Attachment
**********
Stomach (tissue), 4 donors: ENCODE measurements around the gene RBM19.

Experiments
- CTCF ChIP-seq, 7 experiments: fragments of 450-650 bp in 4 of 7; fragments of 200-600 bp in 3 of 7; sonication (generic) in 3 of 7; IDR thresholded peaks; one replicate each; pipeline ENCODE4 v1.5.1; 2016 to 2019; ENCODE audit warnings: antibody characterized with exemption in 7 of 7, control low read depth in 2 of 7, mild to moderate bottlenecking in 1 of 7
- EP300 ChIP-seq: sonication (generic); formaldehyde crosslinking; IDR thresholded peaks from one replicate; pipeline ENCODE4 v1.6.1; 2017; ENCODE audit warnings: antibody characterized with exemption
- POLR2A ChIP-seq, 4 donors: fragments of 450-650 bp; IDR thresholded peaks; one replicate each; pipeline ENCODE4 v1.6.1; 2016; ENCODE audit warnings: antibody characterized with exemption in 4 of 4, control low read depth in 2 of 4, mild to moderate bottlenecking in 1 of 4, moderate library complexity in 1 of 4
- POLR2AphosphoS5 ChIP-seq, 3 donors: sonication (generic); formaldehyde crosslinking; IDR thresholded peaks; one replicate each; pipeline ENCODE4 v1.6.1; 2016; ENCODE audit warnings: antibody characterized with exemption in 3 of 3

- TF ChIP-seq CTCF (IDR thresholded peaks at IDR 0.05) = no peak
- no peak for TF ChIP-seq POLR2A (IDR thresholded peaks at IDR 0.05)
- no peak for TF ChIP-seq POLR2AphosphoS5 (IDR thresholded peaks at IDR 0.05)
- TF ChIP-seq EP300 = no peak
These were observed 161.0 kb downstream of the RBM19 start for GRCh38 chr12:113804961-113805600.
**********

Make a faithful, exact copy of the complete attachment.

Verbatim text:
Stomach (tissue), 4 donors: ENCODE measurements around the gene RBM19.

Experiments
- CTCF ChIP-seq, 7 experiments: fragments of 450-650 bp in 4 of 7; fragments of 200-600 bp in 3 of 7; sonication (generic) in 3 of 7; IDR thresholded peaks; one replicate each; pipeline ENCODE4 v1.5.1; 2016 to 2019; ENCODE audit warnings: antibody characterized with exemption in 7 of 7, control low read depth in 2 of 7, mild to moderate bottlenecking in 1 of 7
- EP300 ChIP-seq: sonication (generic); formaldehyde crosslinking; IDR thresholded peaks from one replicate; pipeline ENCODE4 v1.6.1; 2017; ENCODE audit warnings: antibody characterized with exemption
- POLR2A ChIP-seq, 4 donors: fragments of 450-650 bp; IDR thresholded peaks; one replicate each; pipeline ENCODE4 v1.6.1; 2016; ENCODE audit warnings: antibody characterized with exemption in 4 of 4, control low read depth in 2 of 4, mild to moderate bottlenecking in 1 of 4, moderate library complexity in 1 of 4
- POLR2AphosphoS5 ChIP-seq, 3 donors: sonication (generic); formaldehyde crosslinking; IDR thresholded peaks; one replicate each; pipeline ENCODE4 v1.6.1; 2016; ENCODE audit warnings: antibody characterized with exemption in 3 of 3

- TF ChIP-seq CTCF (IDR thresholded peaks at IDR 0.05) = no peak
- no peak for TF ChIP-seq POLR2A (IDR thresholded peaks at IDR 0.05)
- no peak for TF ChIP-seq POLR2AphosphoS5 (IDR thresholded peaks at IDR 0.05)
- TF ChIP-seq EP300 = no peak
These were observed 161.0 kb downstream of the RBM19 start for GRCh38 chr12:113804961-113805600.